Fibrosarcoma 

Updated: May 12, 2020
Author: Ian D Dickey, MD, FRCSC, LMCC; Chief Editor: Omohodion (Odion) Binitie, MD 

Overview

Background

Fibrosarcoma is a tumor of mesenchymal cell origin that can occur as a soft-tissue mass or as a primary or secondary bone tumor. In the past, fibrosarcoma was diagnosed much more frequently than it is now; in current practice, it can be more reliably distinguished histologically from similar lesions, such as desmoid tumors, undifferentiated pleomorphic sarcoma, malignant fibrous histiocytoma,[1] malignant schwannoma, and high-grade osteosarcoma.

As with all soft-tissue and bone sarcomas, the mainstay of treatment for fibrosarcoma has been complete excision with an adequate margin; this procedure became prevalent following the publication and wide acceptance of Enneking's surgical principles of musculoskeletal oncology, in the early 1980s. This surgery normally consists of resecting a cuff of normal tissue along with the tumor.

The long-term survival and ultimate functional outcome of fibrosarcoma treatment depend on many interrelated factors.[2, 3] Among these are the size and location of the tumor, its histologic grade, and the presence of metastatic disease (eg, pulmonary metastases). These factors are taken into account with careful evaluation (staging) of the tumor and determine the success of treatment in obtaining good local control and preventing subsequent disease spread.

Continued advances in the molecular biology of sarcomas may further elucidate the very distinct clinical behavior of the various types of fibrosarcoma and ultimately provide better solutions to their respective treatment.

Pathophysiology

Fibrosarcoma is a tumor of mesenchymal cell origin that is composed of malignant fibroblasts in a collagen background. There are two main types: primary and secondary. Primary fibrosarcoma is a fibroblastic malignancy that produces variable amounts of collagen. Fibrosarcoma of bone may be either central (arising within the medullary canal) or peripheral (arising from the periosteum). Secondary fibrosarcoma of bone arises from a preexisting lesion or after radiotherapy to an area of bone or soft tissue. This is a more aggressive tumor and has a poorer prognosis.

Several inherited syndromes are associated with sarcomas. For example, patients with multiple neurofibromas may have a 10% lifetime risk of developing a neurosarcoma or a fibrosarcoma.

The occurrence of fibrosarcoma in conjunction with metallic implants used for fracture fixation or joint reconstruction has been reported, albeit very rarely.[4] The cause of this transformation is unknown.

Fibrosarcoma has also been noted to arise from preexisting lesions, such as bone infarcts and lesions associated with fibrous dysplasia, chronic osteomyelitis, and Paget disease,[5] as well as in previously irradiated areas of bone. This form of fibrosarcoma is very aggressive and is associated with a much poorer outcome than is the primary fibrosarcoma of bone.

Etiology

No definite cause of fibrosarcoma is known, though genetic mutations may play a role.[6] Current research indicates that many sarcomas are associated with such mutations. The more common genetic defects include allele loss, point mutations, and chromosome translocations.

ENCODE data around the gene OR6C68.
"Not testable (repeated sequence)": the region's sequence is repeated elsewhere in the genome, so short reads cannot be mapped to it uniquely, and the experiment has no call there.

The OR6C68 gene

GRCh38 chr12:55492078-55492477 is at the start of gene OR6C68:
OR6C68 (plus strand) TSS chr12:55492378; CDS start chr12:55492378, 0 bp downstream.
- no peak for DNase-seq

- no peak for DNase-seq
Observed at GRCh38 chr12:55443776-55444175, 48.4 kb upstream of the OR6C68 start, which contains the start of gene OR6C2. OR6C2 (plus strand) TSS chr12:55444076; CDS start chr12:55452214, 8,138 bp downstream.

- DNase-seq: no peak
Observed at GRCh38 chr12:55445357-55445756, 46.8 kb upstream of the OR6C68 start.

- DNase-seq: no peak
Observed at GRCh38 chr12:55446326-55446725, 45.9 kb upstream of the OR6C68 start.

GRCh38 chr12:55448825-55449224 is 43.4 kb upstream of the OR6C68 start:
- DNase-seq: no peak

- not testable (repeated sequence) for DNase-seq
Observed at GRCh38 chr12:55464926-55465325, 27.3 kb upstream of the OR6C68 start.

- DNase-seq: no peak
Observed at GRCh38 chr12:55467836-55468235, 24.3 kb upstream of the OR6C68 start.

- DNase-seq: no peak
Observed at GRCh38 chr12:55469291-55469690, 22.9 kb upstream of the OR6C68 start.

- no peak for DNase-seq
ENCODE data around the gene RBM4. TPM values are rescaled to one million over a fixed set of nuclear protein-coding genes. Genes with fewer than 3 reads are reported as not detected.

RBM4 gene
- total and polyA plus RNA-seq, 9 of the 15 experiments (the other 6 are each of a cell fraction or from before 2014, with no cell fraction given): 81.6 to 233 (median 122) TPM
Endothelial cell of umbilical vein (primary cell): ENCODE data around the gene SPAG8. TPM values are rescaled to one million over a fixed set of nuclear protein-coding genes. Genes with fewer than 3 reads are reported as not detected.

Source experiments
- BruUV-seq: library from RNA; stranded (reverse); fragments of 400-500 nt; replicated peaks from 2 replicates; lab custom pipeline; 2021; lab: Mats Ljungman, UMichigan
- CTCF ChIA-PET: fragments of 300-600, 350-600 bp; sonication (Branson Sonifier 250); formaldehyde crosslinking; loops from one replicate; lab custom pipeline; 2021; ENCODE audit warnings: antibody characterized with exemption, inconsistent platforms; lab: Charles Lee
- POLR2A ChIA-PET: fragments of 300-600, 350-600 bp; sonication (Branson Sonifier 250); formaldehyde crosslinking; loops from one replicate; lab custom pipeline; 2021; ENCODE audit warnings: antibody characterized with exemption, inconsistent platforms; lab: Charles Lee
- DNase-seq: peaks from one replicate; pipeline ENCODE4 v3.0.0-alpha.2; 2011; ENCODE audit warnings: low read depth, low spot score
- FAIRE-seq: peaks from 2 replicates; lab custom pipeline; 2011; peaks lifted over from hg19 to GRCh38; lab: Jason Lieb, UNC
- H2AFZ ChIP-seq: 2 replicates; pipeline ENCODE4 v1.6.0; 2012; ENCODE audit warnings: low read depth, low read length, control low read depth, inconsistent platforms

Epidemiology

Fibrosarcoma represents only about 10% of musculoskeletal sarcomas and fewer than 5% of all primary tumors of bone. It can be diagnosed in patients of any age, but it is diagnosed more commonly in patients in the fourth decade of life. It is usually located in the lower extremities, especially the femur and tibia.

Fibrosarcoma of the soft tissues usually affects a wider age spectrum of patients than fibrosarcoma of the bone does, with an age range of 35-55 years. It often arises in the soft tissues of the thigh and the posterior knee. It is generally a large, painless mass deep to fascia and has an ill-defined margin.

An infantile form (in children < 10 years) of fibrosarcoma exists. Unlike fibrosarcoma in adults, it has an excellent prognosis—even in the face of metastatic disease at presentation—when treated with a combination of neoadjuvant and adjuvant chemotherapy and resection.[7, 8, 9, 10]

Fibrosarcoma of bone occurs slightly more commonly in men than in women. No known racial predilection exists.

Prognosis

If all grades are included, primary fibrosarcoma of the bone has a worse prognosis than osteosarcoma, with a 5-year survival rate of 65%. In high-grade primary fibrosarcoma, the 10-year survival rate is less than 30%. Secondary fibrosarcoma is associated with a very poor outcome, the survival rate at 10 years being less than 10%.

For congenital fibrosarcoma of bone in children, the prognosis (which is related to age and to time to diagnosis) is much better, with the disease having long-term survival rates of higher than 50%.

Soft-tissue fibrosarcoma is associated with a 40-60% survival rate at 5 years. The infantile form has an even better 5-year survival rate, in excess of 80%.

Russell et al reported on four patients with infantile fibrosarcoma treated with chemotherapy and surgical resection, all of whom had excellent functional outcome.[7]  The patient with fibrosarcoma of the neck displayed rapid tumor shrinkage. Two of the lower-extremity tumors had only modest changes in dimensions, but on resection, the tumor bed contained fibrous tissue with exaggerated small caliber vessels. In the fourth case, metastatic lesions developed in the central nervous system, orbits, lungs, and kidney after complete removal of the primary tumor.

 

Presentation

History and Physical Examination

Sarcomas involving bone often present with pain and swelling after a long duration of symptoms. They may even grow large enough to threaten the structural integrity of the bone and cause pathologic fracture as the initial presentation.